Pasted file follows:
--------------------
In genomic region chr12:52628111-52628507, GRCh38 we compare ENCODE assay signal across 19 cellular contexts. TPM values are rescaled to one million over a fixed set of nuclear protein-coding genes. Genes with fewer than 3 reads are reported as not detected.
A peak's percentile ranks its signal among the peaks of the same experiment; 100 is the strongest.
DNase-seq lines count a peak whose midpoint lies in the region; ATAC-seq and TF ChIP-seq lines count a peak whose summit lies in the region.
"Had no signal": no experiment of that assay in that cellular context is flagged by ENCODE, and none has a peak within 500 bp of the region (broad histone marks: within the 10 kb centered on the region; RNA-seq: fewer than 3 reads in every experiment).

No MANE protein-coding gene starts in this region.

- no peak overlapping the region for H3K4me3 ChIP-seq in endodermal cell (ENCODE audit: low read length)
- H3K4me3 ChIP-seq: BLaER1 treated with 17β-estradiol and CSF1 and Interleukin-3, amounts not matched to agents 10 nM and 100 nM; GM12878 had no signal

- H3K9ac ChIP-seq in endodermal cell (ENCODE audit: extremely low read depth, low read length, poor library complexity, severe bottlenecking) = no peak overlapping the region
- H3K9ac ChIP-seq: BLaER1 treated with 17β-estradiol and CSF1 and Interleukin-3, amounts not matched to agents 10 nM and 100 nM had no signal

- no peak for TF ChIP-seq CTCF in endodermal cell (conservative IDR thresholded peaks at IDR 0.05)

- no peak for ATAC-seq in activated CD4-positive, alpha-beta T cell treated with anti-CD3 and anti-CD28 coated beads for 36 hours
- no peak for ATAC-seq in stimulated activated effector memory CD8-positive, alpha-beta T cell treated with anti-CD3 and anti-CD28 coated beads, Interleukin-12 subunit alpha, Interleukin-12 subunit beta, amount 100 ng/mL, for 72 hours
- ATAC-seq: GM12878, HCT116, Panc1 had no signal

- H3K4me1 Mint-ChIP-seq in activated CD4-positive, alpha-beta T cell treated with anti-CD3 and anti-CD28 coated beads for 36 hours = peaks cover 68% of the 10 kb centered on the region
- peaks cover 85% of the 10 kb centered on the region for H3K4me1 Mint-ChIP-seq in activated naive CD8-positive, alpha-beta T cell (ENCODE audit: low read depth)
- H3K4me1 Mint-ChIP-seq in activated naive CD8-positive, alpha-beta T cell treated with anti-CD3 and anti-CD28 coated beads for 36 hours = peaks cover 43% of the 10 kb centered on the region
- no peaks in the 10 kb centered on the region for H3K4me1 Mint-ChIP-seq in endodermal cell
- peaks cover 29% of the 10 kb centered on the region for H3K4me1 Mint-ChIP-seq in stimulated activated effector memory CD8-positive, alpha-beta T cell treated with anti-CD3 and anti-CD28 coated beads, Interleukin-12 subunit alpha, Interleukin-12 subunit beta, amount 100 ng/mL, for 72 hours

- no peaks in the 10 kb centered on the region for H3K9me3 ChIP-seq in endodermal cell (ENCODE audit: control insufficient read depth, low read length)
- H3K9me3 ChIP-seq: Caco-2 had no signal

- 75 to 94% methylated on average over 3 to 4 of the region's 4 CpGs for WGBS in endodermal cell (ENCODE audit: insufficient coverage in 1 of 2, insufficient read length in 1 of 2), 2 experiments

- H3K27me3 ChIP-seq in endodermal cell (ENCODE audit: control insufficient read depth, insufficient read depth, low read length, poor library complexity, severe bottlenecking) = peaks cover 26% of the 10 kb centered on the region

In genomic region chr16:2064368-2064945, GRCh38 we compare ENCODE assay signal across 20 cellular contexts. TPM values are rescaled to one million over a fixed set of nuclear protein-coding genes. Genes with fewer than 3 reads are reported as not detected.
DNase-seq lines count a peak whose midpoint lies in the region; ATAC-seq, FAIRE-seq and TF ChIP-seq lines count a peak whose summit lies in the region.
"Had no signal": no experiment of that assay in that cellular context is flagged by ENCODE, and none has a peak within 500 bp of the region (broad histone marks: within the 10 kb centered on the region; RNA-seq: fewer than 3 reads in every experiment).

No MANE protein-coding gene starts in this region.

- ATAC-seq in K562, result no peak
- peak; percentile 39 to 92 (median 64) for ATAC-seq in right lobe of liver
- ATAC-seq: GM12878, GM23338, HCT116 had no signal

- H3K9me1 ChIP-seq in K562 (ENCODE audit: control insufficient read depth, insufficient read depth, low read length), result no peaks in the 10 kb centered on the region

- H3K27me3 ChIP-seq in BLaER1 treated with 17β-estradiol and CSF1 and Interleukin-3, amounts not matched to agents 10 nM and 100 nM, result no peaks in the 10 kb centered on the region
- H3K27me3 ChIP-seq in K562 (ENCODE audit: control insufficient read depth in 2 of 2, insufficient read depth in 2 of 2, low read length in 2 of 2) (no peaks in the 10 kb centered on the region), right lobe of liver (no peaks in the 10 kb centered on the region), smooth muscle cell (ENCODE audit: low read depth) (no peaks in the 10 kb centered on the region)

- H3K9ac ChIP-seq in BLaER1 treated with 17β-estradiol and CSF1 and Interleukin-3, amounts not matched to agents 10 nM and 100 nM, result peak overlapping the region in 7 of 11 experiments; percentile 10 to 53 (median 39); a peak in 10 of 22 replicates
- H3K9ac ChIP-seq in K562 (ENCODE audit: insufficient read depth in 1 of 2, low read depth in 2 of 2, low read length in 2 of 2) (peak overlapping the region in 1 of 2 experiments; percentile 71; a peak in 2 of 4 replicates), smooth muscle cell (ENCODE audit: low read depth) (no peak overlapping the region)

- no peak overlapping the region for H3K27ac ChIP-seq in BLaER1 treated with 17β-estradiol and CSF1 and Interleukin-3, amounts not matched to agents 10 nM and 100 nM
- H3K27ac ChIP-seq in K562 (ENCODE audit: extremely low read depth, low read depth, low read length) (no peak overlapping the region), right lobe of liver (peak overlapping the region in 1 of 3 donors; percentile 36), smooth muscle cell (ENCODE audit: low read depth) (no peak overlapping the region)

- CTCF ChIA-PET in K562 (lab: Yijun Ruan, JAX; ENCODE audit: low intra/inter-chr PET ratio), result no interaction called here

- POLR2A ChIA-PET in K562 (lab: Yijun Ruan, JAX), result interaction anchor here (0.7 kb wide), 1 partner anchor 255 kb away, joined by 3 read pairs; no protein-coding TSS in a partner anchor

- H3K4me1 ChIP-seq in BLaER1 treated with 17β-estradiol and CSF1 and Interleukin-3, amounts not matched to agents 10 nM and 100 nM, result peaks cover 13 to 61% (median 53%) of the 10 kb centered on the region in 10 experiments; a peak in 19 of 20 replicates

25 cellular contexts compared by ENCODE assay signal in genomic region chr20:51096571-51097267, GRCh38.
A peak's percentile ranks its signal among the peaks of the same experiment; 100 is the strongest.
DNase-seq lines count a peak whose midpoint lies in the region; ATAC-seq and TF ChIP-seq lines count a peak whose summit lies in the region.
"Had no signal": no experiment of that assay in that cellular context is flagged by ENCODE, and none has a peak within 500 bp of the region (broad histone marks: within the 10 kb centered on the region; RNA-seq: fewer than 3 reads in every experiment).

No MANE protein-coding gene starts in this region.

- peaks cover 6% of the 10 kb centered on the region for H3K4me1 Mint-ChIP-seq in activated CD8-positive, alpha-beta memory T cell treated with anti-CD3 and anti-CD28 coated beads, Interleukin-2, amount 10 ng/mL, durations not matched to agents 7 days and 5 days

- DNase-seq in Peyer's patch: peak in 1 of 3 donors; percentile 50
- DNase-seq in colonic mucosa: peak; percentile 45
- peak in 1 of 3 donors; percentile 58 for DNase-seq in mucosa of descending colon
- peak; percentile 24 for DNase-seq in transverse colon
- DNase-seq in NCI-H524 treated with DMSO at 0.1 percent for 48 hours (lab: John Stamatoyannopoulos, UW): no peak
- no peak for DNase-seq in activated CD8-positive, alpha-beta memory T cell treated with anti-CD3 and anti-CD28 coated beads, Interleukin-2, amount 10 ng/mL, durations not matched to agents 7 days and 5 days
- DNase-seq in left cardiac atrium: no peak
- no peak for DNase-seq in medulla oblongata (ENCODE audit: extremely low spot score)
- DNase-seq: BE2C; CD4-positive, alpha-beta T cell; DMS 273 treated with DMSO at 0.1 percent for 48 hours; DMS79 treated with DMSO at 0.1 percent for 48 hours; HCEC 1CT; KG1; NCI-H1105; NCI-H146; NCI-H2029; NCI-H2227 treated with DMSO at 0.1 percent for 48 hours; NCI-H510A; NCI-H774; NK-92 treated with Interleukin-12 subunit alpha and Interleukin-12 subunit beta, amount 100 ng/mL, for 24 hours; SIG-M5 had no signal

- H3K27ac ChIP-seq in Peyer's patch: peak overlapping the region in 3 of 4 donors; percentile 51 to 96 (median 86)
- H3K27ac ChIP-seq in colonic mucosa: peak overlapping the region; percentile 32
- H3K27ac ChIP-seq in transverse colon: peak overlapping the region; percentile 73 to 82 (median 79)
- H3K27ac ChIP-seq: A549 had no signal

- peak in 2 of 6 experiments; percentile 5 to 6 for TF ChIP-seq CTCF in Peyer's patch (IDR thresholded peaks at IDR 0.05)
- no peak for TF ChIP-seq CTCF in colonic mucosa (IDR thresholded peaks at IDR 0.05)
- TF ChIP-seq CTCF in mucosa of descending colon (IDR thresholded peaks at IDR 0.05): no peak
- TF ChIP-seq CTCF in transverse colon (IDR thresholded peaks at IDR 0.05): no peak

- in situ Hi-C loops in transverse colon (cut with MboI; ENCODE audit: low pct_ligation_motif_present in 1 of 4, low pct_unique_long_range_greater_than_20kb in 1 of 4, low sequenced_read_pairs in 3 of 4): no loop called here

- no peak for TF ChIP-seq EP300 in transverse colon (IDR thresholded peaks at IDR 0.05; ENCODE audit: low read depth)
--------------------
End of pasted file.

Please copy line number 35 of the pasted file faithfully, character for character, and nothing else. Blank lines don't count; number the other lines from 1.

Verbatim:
- no peak overlapping the region for H3K27ac ChIP-seq in BLaER1 treated with 17β-estradiol and CSF1 and Interleukin-3, amounts not matched to agents 10 nM and 100 nM